Garden centers put plants in small pots to contain growth. Leaving your pothos in this pot will stunt its growth and lead to potbound roots.
To encourage growth, transplant the pothos into a bigger pot immediately after purchasing. Ideally, use a pot two inches larger than the previous pot with a depth of about ten inches.
Once you’ve replanted the pothos, it’s unlikely that you’ll need to repot the plant. First, however, check that it has not become potbound. This condition will limit the plant’s ability to produce larger leaves and robust new growth.
In terms of potting mix, use an aroid soil blend. Specifically designed for use with an indoor plant, this soil mix will promote fast drainage and root aeration.
Or, create a blend of garden soil, compost, pebbles, or perlite for aeration. If your pothos is producing small leaves and straggly vines, this might indicate that the soil is not sufficiently oxygenated.
Cow dung manure will also encourage growth for outdoor pothos. (Remember that some states prohibit the growing of outdoor pothos.)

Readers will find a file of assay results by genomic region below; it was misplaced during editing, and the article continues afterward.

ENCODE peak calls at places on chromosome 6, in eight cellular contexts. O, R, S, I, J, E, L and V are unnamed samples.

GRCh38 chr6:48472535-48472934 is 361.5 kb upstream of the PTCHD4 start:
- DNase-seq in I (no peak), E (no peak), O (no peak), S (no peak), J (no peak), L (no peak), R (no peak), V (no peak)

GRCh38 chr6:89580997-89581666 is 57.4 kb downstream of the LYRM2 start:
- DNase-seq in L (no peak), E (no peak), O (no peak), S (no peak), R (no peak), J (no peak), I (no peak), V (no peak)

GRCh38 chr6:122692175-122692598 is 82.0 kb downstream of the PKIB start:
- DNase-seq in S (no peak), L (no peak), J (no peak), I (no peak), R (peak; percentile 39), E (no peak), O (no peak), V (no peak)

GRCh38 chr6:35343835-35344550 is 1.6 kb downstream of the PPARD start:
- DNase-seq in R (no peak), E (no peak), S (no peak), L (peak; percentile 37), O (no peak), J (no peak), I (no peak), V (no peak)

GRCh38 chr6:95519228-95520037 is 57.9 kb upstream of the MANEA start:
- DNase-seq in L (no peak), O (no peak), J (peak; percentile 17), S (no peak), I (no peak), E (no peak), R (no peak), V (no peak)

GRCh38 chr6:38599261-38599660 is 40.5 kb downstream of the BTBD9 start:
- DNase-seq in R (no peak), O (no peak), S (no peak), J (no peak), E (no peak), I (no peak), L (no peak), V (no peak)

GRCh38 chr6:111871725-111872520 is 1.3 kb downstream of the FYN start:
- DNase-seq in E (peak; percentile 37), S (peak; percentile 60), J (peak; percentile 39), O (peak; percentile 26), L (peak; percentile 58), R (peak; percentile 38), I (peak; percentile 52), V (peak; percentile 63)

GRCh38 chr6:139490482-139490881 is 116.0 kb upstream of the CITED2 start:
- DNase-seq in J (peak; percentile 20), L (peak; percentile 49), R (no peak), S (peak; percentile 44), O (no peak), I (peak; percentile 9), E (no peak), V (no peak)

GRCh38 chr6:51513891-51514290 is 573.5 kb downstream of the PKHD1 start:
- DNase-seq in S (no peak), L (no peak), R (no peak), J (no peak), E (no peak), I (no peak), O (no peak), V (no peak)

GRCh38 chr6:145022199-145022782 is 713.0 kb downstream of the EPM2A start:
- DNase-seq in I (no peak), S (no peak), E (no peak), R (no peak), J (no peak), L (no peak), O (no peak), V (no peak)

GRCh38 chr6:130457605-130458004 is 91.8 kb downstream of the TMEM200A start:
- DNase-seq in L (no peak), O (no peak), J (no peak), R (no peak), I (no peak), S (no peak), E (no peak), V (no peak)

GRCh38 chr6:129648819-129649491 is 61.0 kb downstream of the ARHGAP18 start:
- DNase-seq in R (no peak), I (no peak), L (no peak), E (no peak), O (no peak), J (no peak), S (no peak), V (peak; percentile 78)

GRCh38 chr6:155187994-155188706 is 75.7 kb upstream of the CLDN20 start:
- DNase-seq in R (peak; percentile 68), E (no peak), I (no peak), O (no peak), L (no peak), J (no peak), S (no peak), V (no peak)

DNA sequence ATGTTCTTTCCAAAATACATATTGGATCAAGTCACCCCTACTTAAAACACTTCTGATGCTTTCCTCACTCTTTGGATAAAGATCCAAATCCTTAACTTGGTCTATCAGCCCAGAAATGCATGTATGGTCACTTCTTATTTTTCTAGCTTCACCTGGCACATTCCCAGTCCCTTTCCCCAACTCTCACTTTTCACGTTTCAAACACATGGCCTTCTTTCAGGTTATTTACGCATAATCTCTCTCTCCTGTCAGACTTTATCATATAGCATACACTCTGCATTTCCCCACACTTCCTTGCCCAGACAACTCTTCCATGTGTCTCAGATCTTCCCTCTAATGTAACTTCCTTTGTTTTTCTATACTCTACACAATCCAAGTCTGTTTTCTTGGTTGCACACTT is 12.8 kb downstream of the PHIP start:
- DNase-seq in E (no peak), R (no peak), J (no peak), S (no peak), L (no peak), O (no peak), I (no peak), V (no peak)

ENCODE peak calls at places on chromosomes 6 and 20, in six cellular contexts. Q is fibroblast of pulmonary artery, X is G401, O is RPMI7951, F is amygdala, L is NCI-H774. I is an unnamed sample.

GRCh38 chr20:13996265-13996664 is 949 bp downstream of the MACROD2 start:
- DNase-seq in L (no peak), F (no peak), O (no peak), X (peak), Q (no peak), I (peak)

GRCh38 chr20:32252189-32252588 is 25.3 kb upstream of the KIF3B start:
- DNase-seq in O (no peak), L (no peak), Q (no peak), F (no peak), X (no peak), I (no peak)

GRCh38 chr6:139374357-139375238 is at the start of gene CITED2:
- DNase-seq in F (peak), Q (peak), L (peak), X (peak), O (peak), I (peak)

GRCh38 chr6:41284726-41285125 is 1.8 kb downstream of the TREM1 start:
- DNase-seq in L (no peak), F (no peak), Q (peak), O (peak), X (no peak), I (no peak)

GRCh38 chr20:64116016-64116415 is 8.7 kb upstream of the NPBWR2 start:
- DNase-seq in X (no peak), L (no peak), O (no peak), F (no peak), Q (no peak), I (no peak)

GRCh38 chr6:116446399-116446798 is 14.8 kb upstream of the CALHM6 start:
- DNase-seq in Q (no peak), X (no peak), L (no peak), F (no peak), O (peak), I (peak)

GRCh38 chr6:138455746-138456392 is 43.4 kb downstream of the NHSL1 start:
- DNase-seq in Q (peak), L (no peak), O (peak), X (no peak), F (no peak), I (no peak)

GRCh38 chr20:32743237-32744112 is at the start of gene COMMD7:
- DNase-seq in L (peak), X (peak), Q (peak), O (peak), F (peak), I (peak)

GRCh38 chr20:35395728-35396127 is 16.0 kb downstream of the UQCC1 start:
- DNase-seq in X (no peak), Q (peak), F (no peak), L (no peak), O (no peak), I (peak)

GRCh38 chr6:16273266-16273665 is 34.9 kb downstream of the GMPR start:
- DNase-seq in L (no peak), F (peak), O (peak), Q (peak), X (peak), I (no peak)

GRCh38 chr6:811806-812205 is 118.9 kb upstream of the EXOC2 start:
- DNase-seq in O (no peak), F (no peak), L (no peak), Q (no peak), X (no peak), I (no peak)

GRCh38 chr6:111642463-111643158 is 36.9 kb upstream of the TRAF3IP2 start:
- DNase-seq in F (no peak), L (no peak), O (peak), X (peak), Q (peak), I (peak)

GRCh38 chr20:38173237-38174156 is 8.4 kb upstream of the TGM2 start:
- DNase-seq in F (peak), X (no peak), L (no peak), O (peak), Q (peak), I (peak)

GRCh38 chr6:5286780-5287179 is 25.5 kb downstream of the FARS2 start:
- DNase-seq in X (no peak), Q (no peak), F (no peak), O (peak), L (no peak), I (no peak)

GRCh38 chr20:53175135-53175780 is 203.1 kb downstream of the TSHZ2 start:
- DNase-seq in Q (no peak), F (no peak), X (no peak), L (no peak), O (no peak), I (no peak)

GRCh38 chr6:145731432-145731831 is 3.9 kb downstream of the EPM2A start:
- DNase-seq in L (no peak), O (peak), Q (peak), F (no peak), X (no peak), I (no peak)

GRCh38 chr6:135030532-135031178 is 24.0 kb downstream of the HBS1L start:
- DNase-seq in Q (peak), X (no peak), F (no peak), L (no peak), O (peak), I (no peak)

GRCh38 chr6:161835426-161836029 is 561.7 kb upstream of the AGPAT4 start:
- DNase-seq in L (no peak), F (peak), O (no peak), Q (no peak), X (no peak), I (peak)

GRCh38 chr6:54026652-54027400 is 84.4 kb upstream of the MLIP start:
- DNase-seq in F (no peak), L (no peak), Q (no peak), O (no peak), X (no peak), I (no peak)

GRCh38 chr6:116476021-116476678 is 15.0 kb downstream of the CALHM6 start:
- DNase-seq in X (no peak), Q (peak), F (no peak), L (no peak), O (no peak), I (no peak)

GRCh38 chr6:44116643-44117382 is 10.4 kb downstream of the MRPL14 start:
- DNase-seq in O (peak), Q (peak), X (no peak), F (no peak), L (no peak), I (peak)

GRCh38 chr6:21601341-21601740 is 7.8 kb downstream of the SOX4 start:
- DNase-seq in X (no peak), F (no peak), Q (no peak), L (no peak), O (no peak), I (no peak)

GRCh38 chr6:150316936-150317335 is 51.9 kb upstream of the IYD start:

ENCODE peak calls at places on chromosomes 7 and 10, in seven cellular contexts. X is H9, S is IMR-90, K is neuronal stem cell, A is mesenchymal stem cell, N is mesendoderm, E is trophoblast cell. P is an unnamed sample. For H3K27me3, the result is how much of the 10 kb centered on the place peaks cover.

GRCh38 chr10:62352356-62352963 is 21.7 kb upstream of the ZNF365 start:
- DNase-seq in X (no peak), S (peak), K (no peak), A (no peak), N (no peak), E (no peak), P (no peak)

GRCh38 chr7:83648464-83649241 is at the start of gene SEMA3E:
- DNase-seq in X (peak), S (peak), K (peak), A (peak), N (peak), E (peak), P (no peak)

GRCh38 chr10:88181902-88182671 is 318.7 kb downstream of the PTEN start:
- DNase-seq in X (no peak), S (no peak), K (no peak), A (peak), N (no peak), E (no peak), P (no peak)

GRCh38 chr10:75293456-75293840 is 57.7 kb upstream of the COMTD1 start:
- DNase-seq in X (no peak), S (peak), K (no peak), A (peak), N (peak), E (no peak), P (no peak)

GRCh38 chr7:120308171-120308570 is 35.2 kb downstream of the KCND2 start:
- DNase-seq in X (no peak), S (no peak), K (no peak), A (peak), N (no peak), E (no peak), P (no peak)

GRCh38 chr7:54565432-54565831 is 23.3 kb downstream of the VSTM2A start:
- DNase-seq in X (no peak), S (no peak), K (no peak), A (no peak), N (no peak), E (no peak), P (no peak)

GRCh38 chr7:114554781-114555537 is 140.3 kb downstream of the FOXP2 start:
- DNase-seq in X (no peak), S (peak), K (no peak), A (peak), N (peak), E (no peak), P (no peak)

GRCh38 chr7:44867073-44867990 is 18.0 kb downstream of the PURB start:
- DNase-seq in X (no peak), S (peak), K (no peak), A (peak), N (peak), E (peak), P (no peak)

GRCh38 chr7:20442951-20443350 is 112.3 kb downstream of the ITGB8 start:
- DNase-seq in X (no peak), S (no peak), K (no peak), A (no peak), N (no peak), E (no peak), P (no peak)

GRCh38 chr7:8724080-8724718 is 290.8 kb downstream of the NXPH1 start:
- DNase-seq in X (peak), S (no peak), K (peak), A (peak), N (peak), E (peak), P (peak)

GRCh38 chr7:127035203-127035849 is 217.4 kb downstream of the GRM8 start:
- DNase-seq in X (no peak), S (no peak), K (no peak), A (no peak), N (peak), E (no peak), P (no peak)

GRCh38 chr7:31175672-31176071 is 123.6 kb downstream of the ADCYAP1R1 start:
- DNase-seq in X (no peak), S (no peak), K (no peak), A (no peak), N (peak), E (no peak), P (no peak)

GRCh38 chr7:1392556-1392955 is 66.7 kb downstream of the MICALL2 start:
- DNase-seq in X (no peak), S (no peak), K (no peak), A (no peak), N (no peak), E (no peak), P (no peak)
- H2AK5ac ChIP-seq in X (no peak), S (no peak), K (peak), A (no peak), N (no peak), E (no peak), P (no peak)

Last but not least, make sure the pot drains well to prevent root rot.
3.) Position Pothos in Appropriate Light&Nbsp;
Exact light requirements will vary by pothos variety. But in general, choose a spot that offers 3-5 hours of bright indirect sunlight per day.
The pothos plant is pretty tolerant when it comes to different light levels. If it receives adequate light, it will grow.
But to make sure it bears large-sized leaves, you’ll need more than just the bare minimum. Try placing your pothos in an east-facing window. That way, the plant will receive direct exposure to the morning sun and enjoy indirect light the rest of the day.
Pothos plants will grow in low light. But the trailing vine will become thinner as it grows toward any available sunlight. As a result, new leaf growth will be smaller, sparser, and paler than the plant’s more mature pothos leaves.
Inadequate sunlight can also cause the leaves of some varieties, such as the marble queen pothos, to lose their variegation.
If you notice leaf burn, move the pothos to west or south-facing windows.
Grouping several plants into the same area will help recreate the dappled light they receive in the wild.
4.) Stake the Plant
This step is the key to making pothos leaves grow bigger.
Pothos is a vine plant, meaning it will grow best if it can climb. In the wild, pothos climb trees. Indoors, you can assist their vertical growth with a stake, moss pole, houseplant trellis, or other support systems.
Although these trailing vines look pretty in hanging baskets, hanging baskets are not the best way to achieve big leaves.